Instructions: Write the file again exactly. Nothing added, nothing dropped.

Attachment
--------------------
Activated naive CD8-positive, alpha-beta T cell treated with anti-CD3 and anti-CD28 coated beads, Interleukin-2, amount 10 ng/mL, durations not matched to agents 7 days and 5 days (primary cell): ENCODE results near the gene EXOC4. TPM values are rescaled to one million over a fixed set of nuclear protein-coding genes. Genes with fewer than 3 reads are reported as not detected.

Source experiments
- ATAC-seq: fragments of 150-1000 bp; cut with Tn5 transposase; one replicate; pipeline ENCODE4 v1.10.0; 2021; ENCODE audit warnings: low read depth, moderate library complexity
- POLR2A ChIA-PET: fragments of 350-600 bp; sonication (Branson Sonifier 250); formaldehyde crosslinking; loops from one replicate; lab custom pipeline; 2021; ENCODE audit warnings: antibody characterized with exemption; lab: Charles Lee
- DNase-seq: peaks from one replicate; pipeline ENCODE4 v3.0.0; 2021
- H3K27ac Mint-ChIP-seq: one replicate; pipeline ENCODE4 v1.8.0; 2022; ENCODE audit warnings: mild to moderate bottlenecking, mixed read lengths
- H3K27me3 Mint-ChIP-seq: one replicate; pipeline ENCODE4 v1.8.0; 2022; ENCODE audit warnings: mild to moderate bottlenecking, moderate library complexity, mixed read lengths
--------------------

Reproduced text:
Activated naive CD8-positive, alpha-beta T cell treated with anti-CD3 and anti-CD28 coated beads, Interleukin-2, amount 10 ng/mL, durations not matched to agents 7 days and 5 days (primary cell): ENCODE results near the gene EXOC4. TPM values are rescaled to one million over a fixed set of nuclear protein-coding genes. Genes with fewer than 3 reads are reported as not detected.

Source experiments
- ATAC-seq: fragments of 150-1000 bp; cut with Tn5 transposase; one replicate; pipeline ENCODE4 v1.10.0; 2021; ENCODE audit warnings: low read depth, moderate library complexity
- POLR2A ChIA-PET: fragments of 350-600 bp; sonication (Branson Sonifier 250); formaldehyde crosslinking; loops from one replicate; lab custom pipeline; 2021; ENCODE audit warnings: antibody characterized with exemption; lab: Charles Lee
- DNase-seq: peaks from one replicate; pipeline ENCODE4 v3.0.0; 2021
- H3K27ac Mint-ChIP-seq: one replicate; pipeline ENCODE4 v1.8.0; 2022; ENCODE audit warnings: mild to moderate bottlenecking, mixed read lengths
- H3K27me3 Mint-ChIP-seq: one replicate; pipeline ENCODE4 v1.8.0; 2022; ENCODE audit warnings: mild to moderate bottlenecking, moderate library complexity, mixed read lengths